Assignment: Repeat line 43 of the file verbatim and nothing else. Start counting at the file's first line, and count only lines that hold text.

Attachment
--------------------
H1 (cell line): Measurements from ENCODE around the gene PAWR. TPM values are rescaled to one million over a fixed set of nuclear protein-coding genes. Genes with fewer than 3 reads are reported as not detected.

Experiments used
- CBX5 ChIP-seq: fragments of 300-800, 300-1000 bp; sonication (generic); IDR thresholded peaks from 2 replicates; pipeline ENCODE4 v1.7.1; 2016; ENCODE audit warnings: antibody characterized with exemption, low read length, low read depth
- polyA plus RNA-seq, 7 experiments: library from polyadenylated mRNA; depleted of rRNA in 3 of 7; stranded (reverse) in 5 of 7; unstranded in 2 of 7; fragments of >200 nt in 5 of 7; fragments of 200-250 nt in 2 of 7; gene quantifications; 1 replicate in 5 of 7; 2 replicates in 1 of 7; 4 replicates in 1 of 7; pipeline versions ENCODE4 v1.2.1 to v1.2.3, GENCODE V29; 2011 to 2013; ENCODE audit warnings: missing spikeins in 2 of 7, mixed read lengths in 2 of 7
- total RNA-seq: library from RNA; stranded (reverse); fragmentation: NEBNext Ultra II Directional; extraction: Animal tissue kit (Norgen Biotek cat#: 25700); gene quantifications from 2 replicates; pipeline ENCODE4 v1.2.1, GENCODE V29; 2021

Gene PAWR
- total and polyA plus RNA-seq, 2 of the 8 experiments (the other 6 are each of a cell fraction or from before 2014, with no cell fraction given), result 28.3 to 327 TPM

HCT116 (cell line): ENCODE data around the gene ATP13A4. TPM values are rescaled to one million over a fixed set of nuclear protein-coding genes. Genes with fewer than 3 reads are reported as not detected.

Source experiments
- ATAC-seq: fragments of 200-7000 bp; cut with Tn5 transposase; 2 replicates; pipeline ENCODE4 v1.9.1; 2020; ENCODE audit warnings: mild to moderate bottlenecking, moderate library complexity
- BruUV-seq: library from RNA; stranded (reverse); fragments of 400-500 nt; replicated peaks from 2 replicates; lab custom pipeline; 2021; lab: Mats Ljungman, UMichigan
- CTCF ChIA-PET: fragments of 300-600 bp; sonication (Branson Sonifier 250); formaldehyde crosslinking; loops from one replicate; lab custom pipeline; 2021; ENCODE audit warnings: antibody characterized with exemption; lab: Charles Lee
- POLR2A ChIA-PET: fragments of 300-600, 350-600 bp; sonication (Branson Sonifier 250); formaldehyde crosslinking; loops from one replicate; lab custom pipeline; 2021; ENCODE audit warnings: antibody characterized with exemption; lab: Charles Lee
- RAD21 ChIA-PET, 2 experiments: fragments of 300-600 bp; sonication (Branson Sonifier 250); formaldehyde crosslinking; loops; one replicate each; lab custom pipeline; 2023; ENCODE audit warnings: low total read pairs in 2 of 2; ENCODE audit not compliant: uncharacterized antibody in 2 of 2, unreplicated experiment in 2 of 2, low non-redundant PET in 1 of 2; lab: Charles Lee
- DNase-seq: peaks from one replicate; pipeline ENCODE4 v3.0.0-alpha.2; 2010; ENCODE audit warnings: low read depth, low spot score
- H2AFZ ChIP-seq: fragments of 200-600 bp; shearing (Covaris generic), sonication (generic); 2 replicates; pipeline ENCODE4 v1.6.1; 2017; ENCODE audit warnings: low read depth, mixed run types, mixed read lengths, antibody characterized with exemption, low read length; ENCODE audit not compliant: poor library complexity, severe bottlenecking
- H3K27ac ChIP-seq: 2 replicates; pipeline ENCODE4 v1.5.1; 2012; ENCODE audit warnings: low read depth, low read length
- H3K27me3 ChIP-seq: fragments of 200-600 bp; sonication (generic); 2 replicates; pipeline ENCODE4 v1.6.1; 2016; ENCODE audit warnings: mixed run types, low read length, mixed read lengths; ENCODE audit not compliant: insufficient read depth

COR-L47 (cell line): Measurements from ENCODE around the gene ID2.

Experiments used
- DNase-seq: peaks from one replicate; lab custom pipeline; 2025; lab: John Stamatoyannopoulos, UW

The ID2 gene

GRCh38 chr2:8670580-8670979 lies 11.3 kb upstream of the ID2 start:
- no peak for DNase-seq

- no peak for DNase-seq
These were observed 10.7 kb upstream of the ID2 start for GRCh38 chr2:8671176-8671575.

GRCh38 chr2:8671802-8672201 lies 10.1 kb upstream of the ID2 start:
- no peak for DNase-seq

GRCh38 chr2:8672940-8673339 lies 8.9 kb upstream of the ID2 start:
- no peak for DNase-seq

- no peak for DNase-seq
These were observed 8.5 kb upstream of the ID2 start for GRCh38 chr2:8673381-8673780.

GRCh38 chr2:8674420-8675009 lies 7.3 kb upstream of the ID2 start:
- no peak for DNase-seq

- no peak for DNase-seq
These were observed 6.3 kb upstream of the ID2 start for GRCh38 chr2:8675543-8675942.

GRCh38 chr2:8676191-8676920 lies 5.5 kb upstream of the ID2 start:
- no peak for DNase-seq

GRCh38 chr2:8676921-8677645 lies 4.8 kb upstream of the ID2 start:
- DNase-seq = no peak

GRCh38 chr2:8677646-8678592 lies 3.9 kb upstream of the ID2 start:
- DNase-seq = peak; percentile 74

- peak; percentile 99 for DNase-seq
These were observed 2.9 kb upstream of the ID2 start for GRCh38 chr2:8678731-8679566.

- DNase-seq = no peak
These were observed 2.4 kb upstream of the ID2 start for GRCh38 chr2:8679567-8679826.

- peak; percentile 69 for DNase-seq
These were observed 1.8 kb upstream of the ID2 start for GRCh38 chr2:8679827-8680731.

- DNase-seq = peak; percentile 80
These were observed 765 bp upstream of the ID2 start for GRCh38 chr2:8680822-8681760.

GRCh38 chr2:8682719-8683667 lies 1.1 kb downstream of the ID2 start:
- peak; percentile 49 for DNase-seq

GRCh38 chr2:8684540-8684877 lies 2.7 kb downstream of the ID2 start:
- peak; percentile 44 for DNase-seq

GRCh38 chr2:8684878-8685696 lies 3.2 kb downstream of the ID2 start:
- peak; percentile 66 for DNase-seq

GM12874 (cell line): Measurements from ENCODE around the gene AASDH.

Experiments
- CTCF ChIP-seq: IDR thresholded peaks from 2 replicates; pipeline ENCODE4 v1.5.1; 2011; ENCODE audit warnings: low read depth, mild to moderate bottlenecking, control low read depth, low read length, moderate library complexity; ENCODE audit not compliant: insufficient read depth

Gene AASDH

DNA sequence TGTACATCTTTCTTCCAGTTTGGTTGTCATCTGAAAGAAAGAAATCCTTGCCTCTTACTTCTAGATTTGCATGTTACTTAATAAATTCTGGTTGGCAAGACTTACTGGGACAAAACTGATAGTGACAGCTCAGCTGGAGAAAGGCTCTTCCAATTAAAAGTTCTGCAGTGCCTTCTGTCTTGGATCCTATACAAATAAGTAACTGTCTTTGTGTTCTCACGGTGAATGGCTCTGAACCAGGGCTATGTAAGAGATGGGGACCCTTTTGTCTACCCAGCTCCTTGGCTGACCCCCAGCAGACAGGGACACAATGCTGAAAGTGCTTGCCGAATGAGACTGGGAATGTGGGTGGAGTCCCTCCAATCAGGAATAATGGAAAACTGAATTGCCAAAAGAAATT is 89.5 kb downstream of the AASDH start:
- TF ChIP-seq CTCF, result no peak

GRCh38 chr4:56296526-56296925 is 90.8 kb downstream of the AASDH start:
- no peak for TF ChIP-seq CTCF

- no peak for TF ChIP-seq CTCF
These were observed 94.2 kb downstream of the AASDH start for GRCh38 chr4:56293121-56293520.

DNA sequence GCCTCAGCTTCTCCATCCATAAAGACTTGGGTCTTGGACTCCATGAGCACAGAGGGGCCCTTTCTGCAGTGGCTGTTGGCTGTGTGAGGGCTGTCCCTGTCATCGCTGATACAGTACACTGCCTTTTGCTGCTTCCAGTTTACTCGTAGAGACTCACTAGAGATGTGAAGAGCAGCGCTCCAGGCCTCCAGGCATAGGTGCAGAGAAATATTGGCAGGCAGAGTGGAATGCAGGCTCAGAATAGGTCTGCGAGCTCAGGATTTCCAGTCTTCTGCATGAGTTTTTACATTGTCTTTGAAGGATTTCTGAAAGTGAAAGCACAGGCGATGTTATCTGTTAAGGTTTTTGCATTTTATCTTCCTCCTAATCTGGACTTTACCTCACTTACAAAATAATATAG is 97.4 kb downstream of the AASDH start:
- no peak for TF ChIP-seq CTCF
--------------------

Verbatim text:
- peak; percentile 99 for DNase-seq